If the wild and wooly roller coaster that was the 2016 presidential election taught us anything, it’s that the left doesn’t lose gracefully. We’ve seen the worst side of Clinton supporters in the wake of her loss, and I don’t believe that history will look kindly on the behavior of leftists after Donald Trump’s victory. Here are ten examples of the childishness of the left after the election.
10. Bravely Chanting “Not My President”
I’ll admit that I didn’t vote for Trump—in fact, I made my #NeverTrump proclivities known in the months leading up to the election. However, now that he’s won, I’ve breathed a sigh of relief that Hillary Clinton didn’t win, and I’m cautiously optimistic that Trump won’t be so bad after all.
The left—bless them—can’t seem to give Trump a chance. Those special snowflake millennials have made a point of chanting “Not my president,” and doing so in the most brave fashion imaginable: in cities where it’s safe to do so. (I did joke to a buddy of mine that Trump wasn’t my president, but it’s only because he hasn’t been inaugurated yet.)
Instead, leftists have doubled down on the policies that turned so many voters off on Election Day. They re-elected Nancy Pelosi as House minority leader, and their rhetoric shows that they’ve learned nothing. Maybe in the days after Trump’s inauguration, they’ll continue down their path and stay in the minority.
9. Coddling College Students
I get the fact that colleges and universities are the bastions of left-leaning thought these days. I also understand that college kids tend to lean to the left in their school days. But instead of teaching students to suck it up in the wake of the surprise Donald Trump victory, colleges and universities have taken the complete opposite tack.
Robby Soave at Reason details some of the ways in which college students experienced post-election coddling:
A University of Michigan psychology professor delayed an exam until next week and wished students good fortune during this “tumultuous time.” Some Columbia University professors postponed midterms as well. A University of Connecticut professor excused students from attending class. And at Yale University, one professor decided to make an upcoming exam optional.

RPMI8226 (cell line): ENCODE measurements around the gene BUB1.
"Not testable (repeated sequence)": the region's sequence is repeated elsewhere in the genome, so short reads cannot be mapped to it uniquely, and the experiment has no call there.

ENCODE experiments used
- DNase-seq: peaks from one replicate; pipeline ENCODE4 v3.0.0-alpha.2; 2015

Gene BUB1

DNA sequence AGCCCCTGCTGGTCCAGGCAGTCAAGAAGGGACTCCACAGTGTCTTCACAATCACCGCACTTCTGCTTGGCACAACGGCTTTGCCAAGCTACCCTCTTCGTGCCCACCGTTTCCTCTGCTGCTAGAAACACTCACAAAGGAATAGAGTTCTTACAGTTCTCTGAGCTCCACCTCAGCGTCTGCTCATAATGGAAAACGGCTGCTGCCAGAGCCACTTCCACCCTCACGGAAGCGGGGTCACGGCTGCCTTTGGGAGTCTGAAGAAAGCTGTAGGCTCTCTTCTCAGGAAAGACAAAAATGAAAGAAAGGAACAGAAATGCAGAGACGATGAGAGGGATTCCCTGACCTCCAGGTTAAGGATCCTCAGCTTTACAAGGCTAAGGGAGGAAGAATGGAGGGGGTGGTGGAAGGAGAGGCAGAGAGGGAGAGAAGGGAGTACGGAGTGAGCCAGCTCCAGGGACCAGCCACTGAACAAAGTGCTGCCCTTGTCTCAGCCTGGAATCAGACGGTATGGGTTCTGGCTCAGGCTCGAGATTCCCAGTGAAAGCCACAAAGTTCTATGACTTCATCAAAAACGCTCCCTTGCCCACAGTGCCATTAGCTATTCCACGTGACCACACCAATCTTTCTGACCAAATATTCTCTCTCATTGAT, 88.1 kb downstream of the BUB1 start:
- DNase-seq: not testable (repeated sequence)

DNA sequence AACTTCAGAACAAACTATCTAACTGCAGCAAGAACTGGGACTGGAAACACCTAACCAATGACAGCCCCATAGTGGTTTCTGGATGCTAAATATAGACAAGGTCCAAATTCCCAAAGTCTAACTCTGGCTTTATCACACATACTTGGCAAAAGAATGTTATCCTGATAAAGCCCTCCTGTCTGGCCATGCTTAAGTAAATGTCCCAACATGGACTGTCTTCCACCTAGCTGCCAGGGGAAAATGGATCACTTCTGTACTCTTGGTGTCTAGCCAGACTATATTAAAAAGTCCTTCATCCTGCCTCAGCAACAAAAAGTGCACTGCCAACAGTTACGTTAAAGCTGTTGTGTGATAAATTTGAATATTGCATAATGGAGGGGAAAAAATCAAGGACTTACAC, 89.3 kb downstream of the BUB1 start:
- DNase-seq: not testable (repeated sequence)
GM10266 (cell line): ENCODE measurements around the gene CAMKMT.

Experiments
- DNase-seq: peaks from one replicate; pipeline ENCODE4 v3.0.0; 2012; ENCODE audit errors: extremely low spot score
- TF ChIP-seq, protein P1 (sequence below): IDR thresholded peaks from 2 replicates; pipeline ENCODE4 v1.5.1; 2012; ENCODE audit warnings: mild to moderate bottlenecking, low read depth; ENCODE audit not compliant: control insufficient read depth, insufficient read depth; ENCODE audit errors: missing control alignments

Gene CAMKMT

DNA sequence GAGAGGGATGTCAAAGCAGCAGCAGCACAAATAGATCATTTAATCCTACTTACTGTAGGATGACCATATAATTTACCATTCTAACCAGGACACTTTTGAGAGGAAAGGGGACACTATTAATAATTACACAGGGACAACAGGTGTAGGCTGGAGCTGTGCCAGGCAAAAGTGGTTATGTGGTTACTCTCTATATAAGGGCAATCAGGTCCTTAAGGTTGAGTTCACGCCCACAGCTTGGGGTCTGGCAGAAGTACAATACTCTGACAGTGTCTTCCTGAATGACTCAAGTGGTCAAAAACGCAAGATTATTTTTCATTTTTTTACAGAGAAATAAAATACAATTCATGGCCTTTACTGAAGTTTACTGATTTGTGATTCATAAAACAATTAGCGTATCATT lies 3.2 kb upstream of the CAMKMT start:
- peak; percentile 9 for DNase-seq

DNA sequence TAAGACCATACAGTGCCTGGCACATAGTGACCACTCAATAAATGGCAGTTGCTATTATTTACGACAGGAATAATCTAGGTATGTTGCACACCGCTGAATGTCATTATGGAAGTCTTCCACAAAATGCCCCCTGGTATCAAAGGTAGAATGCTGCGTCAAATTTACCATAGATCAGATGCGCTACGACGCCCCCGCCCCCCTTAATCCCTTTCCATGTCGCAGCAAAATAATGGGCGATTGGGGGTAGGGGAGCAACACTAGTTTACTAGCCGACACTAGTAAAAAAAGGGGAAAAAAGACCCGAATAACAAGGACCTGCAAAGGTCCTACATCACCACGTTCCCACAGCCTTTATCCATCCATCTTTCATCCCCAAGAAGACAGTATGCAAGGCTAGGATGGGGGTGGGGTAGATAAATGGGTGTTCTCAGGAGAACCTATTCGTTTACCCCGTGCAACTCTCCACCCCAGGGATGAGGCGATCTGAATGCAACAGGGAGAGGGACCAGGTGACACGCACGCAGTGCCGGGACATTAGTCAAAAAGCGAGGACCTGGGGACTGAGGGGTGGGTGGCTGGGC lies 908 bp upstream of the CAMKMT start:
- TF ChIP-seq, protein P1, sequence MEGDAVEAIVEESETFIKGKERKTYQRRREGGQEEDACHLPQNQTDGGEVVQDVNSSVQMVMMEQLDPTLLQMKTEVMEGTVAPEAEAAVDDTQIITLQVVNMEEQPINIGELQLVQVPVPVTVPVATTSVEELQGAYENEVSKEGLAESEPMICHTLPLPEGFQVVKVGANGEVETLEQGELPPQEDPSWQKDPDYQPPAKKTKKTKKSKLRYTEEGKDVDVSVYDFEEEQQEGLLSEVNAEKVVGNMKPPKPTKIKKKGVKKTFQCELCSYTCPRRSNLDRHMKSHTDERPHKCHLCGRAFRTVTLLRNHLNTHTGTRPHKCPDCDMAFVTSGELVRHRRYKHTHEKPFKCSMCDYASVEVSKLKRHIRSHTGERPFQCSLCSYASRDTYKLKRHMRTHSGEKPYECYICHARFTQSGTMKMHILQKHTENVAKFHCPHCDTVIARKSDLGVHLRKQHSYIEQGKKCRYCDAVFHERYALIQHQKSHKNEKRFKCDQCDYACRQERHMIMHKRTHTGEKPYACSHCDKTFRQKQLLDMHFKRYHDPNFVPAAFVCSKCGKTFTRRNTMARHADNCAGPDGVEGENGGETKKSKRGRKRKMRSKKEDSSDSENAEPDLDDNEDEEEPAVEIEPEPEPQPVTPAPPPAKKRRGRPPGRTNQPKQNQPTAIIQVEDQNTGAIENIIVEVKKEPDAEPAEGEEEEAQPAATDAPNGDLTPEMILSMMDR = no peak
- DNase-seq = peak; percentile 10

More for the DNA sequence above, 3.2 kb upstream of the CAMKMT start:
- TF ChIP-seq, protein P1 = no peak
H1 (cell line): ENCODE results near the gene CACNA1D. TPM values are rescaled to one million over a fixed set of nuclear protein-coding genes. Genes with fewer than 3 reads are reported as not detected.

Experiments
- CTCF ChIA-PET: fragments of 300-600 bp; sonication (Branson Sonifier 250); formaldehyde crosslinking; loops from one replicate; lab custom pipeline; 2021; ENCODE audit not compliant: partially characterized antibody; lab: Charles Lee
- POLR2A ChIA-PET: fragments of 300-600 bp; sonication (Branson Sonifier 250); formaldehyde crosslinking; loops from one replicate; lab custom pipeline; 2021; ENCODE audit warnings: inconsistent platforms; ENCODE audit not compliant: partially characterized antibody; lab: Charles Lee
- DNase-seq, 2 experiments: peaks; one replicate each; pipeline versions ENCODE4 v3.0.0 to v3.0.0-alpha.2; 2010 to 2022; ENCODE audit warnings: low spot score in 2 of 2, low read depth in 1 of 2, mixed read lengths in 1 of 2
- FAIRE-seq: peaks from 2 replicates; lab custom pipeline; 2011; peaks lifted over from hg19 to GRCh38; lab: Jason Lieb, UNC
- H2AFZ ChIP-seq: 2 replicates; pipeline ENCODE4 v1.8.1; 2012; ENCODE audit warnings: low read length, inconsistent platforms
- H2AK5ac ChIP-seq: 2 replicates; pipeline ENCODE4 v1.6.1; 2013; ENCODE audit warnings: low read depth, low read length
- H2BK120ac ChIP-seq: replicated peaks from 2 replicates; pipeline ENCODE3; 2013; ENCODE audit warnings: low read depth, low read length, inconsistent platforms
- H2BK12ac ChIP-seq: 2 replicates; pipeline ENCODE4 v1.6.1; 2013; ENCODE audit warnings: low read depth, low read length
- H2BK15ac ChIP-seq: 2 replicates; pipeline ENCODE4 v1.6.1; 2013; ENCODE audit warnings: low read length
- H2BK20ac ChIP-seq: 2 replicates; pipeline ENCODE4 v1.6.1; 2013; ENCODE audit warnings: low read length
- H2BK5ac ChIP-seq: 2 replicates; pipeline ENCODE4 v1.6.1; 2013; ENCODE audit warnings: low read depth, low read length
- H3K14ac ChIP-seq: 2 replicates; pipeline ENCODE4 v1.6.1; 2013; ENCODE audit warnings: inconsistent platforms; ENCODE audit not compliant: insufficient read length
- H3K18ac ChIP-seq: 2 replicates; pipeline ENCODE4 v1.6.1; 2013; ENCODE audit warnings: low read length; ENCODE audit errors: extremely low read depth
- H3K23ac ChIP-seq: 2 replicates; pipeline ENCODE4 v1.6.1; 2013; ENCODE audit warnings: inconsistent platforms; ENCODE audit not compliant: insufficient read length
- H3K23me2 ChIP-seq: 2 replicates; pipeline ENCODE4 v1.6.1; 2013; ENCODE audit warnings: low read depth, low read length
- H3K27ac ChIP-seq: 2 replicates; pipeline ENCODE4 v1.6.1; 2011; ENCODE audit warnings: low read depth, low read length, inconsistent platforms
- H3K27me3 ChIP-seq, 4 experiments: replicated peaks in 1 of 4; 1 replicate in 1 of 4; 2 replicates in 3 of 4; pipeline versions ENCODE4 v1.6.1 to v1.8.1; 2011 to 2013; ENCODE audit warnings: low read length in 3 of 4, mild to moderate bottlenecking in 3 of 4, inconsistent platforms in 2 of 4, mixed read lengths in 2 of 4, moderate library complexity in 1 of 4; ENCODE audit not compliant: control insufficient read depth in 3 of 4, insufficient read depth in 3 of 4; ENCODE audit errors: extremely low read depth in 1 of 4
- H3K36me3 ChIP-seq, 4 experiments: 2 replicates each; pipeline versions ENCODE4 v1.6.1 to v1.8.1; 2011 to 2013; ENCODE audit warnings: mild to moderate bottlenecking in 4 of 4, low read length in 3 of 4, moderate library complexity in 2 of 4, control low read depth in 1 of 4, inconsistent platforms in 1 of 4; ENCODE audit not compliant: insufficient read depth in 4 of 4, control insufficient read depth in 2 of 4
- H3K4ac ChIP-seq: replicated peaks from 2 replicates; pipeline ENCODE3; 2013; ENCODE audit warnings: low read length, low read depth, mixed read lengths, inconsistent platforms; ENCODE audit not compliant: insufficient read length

Administrators were quick to reassure students that universities offer myriad counseling options.
“This election has been unusual in that specific statements were made about various groups of people who often feel marginalized and unsafe,” wrote Northwestern University Vice President Patricia Telles-Irvin in a campuswide email. “Partisan, inflammatory statements unfortunately seem to be part of modern campaign rhetoric, but they cause real wounds. As we move beyond a divisive election, we therefore recognize the need for healing of those wounds. With this in mind, we want to extend support to those students who are experiencing difficulty at this time.”
Students, predictably, were apoplectic. Cornell University students held a “cry-in.”
Good Lord! How will these kids ever learn to deal with disappointment? (Then again, in my college days, I would’ve jumped at any excuse to have the option to skip an exam, and I was as right-wing as they come even then.)
8. Dragging High School Kids into the Fray